When a GC puts his/her good name on the line, the trust the consumer has for the GC is naturally extended to his/her subcontractors. The interaction between the consumer and a subcontractor should never endeavor to cut the GC out of the conversation or solicit additional side jobs. When it does, this is a violation of trust, and quite frankly, revealing a character issue that should trigger a giant red flag warning in the mind of the consumer about that subcontractor. If a subcontractor is willing to bite the hand that feeds them (the GC), then they will also bite the consumer's. And it isn't a matter of if... it's a matter of when. Because leopards don't change their spots.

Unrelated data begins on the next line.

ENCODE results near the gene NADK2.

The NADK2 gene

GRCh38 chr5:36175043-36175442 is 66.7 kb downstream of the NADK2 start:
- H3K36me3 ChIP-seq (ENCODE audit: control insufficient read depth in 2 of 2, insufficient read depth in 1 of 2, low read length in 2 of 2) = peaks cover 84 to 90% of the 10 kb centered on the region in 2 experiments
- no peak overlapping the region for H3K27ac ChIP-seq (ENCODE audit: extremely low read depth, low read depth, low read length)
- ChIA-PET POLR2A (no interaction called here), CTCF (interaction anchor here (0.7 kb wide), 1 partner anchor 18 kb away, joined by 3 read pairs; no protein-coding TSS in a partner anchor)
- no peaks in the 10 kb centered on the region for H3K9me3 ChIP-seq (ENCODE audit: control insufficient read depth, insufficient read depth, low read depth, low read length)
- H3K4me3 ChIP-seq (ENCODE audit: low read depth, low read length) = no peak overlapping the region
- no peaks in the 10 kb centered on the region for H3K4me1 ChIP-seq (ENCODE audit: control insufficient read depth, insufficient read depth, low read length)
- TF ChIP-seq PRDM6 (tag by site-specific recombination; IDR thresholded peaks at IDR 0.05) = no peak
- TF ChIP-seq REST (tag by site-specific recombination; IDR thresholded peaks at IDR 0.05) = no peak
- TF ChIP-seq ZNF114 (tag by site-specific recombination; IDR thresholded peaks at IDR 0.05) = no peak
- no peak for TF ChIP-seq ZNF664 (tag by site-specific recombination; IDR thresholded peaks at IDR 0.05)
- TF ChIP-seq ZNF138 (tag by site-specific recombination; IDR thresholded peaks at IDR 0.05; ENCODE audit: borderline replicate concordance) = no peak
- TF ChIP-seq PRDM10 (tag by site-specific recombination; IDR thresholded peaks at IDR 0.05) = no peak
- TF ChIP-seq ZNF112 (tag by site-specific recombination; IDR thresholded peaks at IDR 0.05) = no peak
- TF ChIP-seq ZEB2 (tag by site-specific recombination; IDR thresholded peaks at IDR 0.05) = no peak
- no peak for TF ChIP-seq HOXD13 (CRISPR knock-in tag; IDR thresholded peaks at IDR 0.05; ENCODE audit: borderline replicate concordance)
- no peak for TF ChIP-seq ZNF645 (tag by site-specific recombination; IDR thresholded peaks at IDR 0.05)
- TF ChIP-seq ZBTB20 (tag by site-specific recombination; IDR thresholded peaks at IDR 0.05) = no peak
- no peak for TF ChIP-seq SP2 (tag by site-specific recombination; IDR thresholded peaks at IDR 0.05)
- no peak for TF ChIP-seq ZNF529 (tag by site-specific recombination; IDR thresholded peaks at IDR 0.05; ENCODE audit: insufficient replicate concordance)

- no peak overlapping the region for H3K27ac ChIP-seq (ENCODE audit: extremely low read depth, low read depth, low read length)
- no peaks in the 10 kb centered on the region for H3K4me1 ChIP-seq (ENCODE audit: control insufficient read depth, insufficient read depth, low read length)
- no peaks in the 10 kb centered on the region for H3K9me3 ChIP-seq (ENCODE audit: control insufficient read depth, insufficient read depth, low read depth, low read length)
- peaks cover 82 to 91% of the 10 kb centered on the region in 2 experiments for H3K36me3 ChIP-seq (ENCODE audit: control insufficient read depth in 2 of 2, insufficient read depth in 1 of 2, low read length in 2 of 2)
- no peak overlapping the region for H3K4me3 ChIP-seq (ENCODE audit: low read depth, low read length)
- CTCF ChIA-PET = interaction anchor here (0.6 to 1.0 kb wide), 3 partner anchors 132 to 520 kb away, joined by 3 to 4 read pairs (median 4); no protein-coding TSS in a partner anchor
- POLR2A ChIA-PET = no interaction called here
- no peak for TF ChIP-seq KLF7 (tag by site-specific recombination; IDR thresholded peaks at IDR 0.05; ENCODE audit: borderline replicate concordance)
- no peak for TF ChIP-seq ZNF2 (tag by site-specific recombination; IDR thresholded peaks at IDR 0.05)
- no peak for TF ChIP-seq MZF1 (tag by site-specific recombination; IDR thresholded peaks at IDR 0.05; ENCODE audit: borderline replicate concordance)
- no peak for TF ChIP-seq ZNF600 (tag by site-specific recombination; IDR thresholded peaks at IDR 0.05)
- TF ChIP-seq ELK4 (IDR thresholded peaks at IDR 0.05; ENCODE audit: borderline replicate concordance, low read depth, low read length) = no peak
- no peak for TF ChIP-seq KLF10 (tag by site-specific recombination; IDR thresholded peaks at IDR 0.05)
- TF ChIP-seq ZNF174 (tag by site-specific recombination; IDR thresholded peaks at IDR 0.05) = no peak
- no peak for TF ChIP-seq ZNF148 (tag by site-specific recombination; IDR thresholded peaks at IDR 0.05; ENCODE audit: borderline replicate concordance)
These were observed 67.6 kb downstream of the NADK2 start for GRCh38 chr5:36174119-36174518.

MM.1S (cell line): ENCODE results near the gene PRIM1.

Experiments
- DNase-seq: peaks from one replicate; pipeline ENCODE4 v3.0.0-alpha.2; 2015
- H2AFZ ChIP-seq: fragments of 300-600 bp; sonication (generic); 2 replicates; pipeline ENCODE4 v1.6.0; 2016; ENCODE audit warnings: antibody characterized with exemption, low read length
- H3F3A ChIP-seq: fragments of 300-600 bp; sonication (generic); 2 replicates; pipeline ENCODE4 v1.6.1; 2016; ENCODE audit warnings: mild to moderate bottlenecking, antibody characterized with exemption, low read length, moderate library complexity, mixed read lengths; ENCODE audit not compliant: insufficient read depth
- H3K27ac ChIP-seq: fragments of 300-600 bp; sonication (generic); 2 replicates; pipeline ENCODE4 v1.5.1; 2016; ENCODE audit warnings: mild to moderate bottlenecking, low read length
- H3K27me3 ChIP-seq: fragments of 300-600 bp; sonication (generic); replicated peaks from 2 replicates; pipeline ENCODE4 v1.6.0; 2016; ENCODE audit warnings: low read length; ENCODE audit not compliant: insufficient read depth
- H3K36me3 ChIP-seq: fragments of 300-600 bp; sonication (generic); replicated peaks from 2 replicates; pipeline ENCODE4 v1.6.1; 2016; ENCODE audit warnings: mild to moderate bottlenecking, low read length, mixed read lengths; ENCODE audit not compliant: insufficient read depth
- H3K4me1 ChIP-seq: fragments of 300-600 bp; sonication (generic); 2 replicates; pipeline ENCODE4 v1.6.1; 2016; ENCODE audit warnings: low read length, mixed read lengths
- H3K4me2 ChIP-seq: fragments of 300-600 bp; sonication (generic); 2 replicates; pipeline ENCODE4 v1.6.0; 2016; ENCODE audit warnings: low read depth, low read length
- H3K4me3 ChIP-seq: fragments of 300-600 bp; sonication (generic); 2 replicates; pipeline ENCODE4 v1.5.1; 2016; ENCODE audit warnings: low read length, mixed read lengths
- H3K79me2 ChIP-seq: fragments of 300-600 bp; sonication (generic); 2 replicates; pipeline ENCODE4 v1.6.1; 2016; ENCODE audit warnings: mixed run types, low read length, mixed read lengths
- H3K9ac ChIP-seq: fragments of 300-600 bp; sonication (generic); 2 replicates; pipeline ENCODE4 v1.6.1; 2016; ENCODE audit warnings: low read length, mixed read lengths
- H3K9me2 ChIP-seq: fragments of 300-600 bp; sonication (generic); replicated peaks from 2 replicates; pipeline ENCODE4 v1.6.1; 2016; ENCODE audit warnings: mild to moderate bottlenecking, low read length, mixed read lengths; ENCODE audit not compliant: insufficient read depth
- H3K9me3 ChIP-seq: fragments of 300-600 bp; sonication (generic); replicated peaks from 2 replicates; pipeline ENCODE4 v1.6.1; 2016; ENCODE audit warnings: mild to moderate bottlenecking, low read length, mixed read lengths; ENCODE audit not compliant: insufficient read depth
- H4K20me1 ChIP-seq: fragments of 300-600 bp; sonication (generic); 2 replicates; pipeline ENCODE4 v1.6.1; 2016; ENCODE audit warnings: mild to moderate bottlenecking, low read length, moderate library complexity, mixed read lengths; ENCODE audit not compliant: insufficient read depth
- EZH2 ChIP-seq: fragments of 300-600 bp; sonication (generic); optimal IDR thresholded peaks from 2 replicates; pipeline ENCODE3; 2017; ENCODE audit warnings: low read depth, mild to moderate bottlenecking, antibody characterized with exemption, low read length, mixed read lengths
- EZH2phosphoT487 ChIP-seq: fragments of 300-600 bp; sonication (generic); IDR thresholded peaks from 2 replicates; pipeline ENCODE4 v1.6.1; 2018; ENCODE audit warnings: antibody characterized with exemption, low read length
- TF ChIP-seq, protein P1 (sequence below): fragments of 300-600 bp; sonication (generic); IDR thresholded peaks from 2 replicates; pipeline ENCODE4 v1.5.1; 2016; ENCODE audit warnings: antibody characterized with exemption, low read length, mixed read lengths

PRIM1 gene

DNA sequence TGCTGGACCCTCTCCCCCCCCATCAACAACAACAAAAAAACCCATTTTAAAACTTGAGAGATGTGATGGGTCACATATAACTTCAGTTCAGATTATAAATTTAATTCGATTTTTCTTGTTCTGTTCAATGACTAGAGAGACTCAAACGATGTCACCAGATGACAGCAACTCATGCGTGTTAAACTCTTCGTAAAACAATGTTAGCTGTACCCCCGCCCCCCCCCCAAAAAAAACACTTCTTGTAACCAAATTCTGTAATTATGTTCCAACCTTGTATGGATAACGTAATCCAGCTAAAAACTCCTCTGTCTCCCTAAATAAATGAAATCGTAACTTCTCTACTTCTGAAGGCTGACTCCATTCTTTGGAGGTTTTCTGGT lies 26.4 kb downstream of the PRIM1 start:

Consumers may naively fall into this kind of trap, assuming that such conversations are somehow condoned or endorsed by GC. Or, they may be tempted by bait pricing (undercutting) that causes them to forget about the due diligence steps they took when they initially hired the GC. And it is in the moments of when things go poorly that folks realize the mistake, and subsequently, the difficulty they might encounter with any recourse.

What To Do

If you find yourself in this position as a consumer, the best thing to do is to alert your GC that you've been approached/solicited directly by their subcontractor. Bottom line: whether it occurs during the initial project or after the project concludes, the subcontractor should not be looking to drum up gigs out of another contractor's book of business. If it is a blessed activity, the GC will advise you of such. If the tradesperson is engaging in subversive activity, it will probably spell the end of the working relationship between your GC and that particular subcontractor.